Now the fun starts ! Remove the distributor cap by flipping off the two steel clips (that's how it is on mine which is a Bosch type). There is no need to remove the HT leads from the cap unless you are replacing it. Lift away the distributor cap and inspect the inside. It should be clean, crack-free with no signs of carbon 'tracks' between the 4 metal electrodes. If it is suspect, treat yourself to a new one; they cost a few pounds to replace. Most importantly, check the carbon electrode at the very top of the inside of the cap. It should stick out several mm and be spring loaded. Again, replace the cap if it is suspect. If everything is OK, a dust with a clean cloth is all that is required.
The next thing you can see is the 'rotor arm'. Grab it with your fingers and pull it off. The tip of the rotor is brass and this should be cleaned up with some emery cloth. Don't worry about putting it back on the wrong way as it has a notch to ensure a one-way fit. You should now be able to see the 'points'.
They sit on the top of the distributor and are held in place by a single screw. Remove the thin contact wire that has a spade connector on it. This wire comes from the 'condenser' which is the small round cylinder that is clamped on the outside of the distributor (if you are experiencing poor performance, try replacing this condenser as they are a well-known failure point). If you are wondering what it does - it soaks up any left over spark and prevents the points from arcing. Now, unscrew the points being very careful not to loose the screw. The points will lift away from the distributor.
Take my advice and replace the points every service. They are difficult to re-set if worn or pitted and they are very cheap (under £3). Place the new set on the top of the distributor. They should locate themselves in a small hole. Replace the screw but don't tighten it yet as we have to set the points correctly.
Setting points can be a bit tricky at first so don't despair if it doesn't work first time. You will need a feeler gauge set to 0.45mm. Firstly, place a 19mm spanner on the crankshaft pulley nut (the pulley at the bottom of the front of the engine). Turn clockwise slowly, and you will see the shaft in the centre of the distributor also turn. The shaft is a 'rounded square shape', and you need to turn it so that the small contact pad on the points is resting on a 'corner' of the shaft. Try it a few times before deciding you have got it right. It is all down to eye judgment so feel free to practice. The easiest way to do the next part is as follows. Open the points way too far and tighten down the screw. Now take the feeler gauge and place in the large gap. Hold the gauge in one hand and with the other undo the screw again until the points snap shut on the feeler gauge. Re-tighten the screw and remove the feeler gauge; you should have a 0.45mm gap. Now rotate the engine with the spanner again and check the gap a few times. If you are sure it is OK, replace the contact wire and then apply some Vaseline to around the distributor shaft. I would also squirt a few drops of oil down the centre where the shaft protrudes (but don't go crazy), and also put two drops of oil on the felt pad that is on the very top of the shaft.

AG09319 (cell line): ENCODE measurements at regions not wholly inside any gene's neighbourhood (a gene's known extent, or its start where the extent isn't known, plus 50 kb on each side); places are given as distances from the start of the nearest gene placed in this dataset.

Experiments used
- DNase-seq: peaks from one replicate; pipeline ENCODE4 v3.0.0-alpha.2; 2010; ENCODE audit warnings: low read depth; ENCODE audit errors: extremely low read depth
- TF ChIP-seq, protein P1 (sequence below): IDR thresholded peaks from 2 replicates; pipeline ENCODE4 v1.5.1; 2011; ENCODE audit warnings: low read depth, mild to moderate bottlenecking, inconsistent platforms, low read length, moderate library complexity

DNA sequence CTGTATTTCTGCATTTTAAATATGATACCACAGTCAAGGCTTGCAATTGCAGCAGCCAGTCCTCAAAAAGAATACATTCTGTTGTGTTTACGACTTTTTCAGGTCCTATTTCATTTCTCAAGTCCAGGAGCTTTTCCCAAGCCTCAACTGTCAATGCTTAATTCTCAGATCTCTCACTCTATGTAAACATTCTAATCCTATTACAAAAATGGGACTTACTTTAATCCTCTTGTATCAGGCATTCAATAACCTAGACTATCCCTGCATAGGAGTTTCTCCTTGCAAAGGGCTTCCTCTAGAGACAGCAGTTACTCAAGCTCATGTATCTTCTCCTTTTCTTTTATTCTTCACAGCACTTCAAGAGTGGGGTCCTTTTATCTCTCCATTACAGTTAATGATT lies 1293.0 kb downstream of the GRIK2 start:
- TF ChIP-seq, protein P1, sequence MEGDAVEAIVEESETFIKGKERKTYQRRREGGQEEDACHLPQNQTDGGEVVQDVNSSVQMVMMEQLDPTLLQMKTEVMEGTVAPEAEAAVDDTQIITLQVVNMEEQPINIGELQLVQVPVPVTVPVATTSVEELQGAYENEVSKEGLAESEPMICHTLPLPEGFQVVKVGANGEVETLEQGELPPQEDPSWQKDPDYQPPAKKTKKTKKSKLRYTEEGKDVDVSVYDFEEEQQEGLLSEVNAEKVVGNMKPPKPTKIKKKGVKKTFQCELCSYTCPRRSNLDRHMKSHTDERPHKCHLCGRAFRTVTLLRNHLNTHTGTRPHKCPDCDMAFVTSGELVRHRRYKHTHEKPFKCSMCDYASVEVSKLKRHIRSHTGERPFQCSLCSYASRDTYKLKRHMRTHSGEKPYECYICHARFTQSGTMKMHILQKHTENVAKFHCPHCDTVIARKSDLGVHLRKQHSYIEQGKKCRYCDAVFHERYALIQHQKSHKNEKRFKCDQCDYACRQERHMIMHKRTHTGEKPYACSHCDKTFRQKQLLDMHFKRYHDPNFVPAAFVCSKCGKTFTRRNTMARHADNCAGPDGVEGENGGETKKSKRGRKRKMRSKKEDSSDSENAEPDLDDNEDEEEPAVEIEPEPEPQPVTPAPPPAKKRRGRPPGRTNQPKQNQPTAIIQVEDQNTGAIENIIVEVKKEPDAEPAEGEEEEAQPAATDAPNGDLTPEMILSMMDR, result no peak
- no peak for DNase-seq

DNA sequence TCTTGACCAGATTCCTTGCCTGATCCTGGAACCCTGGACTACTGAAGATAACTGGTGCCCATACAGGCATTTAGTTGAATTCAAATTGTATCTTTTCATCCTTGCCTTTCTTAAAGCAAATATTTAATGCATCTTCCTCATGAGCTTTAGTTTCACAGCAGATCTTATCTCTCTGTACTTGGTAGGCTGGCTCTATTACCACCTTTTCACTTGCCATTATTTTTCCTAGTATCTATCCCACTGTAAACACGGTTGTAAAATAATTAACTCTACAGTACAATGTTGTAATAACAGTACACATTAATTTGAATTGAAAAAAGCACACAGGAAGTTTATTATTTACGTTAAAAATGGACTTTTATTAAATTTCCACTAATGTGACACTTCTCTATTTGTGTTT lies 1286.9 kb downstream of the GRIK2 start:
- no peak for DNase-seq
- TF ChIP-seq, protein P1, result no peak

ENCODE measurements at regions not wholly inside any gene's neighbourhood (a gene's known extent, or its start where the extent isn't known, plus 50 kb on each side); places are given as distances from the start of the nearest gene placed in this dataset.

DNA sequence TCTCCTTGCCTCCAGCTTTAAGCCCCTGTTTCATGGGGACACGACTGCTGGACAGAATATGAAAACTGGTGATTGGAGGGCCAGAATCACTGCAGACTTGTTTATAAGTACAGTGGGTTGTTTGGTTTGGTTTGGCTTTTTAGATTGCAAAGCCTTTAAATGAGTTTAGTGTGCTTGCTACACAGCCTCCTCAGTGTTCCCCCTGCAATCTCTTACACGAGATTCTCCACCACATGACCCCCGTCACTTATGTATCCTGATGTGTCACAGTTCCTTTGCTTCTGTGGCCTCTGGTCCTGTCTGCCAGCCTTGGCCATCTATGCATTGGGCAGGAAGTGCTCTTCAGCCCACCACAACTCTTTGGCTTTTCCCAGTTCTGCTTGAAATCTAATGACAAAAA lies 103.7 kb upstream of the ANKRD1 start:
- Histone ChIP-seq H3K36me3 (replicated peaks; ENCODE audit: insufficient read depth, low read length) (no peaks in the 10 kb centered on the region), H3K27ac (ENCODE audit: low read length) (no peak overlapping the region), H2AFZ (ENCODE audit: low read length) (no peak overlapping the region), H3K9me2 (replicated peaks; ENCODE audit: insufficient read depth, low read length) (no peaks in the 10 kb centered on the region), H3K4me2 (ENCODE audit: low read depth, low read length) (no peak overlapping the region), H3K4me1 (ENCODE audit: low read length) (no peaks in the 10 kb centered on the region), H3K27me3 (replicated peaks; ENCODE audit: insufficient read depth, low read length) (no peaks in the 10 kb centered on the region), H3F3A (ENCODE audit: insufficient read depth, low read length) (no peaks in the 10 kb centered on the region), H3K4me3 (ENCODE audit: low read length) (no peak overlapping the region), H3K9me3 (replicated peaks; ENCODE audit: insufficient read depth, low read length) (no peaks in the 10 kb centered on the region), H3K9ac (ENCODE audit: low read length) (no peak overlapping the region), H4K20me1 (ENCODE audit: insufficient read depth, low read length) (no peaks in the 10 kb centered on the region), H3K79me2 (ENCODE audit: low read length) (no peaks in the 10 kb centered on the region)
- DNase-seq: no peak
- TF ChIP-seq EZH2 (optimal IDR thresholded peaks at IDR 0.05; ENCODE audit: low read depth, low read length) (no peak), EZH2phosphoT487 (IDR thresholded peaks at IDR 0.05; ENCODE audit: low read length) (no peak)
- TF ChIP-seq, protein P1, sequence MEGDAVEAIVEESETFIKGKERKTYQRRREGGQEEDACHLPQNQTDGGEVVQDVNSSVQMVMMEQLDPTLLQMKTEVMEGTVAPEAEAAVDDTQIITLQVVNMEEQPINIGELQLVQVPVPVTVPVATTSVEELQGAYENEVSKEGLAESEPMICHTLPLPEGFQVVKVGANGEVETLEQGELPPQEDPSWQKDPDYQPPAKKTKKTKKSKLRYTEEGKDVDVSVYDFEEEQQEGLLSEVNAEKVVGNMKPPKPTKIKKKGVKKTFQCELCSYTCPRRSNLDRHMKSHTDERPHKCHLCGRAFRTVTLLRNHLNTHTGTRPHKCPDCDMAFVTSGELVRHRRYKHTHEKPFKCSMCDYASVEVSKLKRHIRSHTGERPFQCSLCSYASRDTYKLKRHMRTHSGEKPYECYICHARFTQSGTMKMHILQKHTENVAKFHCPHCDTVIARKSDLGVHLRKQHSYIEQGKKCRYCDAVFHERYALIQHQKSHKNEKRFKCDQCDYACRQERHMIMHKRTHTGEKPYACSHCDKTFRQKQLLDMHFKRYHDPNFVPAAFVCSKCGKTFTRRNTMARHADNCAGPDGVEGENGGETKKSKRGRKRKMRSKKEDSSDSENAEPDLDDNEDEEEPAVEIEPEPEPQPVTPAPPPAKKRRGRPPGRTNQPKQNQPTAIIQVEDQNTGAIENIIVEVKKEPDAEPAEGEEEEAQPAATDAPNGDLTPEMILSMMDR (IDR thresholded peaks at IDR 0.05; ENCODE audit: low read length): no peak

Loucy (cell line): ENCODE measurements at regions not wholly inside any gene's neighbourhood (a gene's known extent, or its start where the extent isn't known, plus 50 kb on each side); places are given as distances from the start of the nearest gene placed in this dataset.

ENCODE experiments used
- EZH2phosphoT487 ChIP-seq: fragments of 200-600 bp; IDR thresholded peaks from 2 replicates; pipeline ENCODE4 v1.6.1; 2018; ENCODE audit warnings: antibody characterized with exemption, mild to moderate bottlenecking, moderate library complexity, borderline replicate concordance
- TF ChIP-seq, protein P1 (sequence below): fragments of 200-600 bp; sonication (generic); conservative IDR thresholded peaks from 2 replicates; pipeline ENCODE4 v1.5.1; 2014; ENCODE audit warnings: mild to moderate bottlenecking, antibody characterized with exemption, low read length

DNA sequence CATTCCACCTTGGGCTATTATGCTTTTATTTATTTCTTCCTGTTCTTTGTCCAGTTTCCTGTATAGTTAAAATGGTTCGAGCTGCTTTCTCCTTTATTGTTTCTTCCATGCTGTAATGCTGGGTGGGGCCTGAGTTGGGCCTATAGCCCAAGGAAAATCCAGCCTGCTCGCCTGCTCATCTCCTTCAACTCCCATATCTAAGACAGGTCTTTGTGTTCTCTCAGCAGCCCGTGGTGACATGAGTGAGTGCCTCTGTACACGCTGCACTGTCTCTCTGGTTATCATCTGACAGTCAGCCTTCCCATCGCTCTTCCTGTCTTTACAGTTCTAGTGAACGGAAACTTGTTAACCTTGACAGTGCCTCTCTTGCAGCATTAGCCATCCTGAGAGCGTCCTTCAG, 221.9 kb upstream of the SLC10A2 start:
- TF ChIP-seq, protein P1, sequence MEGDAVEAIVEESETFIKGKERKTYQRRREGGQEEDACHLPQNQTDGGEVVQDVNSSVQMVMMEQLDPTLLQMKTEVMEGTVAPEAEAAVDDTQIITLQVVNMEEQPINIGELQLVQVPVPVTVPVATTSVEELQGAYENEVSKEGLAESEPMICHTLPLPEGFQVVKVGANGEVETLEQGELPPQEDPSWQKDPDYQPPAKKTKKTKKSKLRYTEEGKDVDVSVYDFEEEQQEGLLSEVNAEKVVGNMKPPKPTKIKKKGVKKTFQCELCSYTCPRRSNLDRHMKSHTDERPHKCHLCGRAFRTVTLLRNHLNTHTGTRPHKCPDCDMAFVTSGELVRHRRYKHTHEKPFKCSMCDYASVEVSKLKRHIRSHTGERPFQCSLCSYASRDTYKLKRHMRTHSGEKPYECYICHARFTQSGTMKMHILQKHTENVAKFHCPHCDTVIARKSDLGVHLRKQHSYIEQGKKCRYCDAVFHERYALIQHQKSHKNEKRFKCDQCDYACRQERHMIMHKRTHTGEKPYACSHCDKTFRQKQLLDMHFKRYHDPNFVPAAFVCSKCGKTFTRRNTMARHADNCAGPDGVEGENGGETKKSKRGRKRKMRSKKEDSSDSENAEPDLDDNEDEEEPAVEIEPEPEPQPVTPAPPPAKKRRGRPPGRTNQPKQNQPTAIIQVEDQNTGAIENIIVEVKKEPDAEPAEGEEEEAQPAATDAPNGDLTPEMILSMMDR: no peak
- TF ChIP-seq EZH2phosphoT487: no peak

Finally, replace the rotor arm and distributor cap, making sure everything is the right way around (to be safe, why not put some correction fluid on the distributor and the casing so you will know which way round it goes).
For perfect points setting, I suggest you invest in a dwell meter that helps you set the points very accurately. Expect to pay £15 to £20 for a DIY model. All come with easy-to-use instructions, and you should set the points to give a dwell of 50 degrees on the meter. This usually takes two or three attempts to get right. Follow the rule: if the dwell is too big, the gap is too big, if the dwell is too small the gap needs to be made bigger.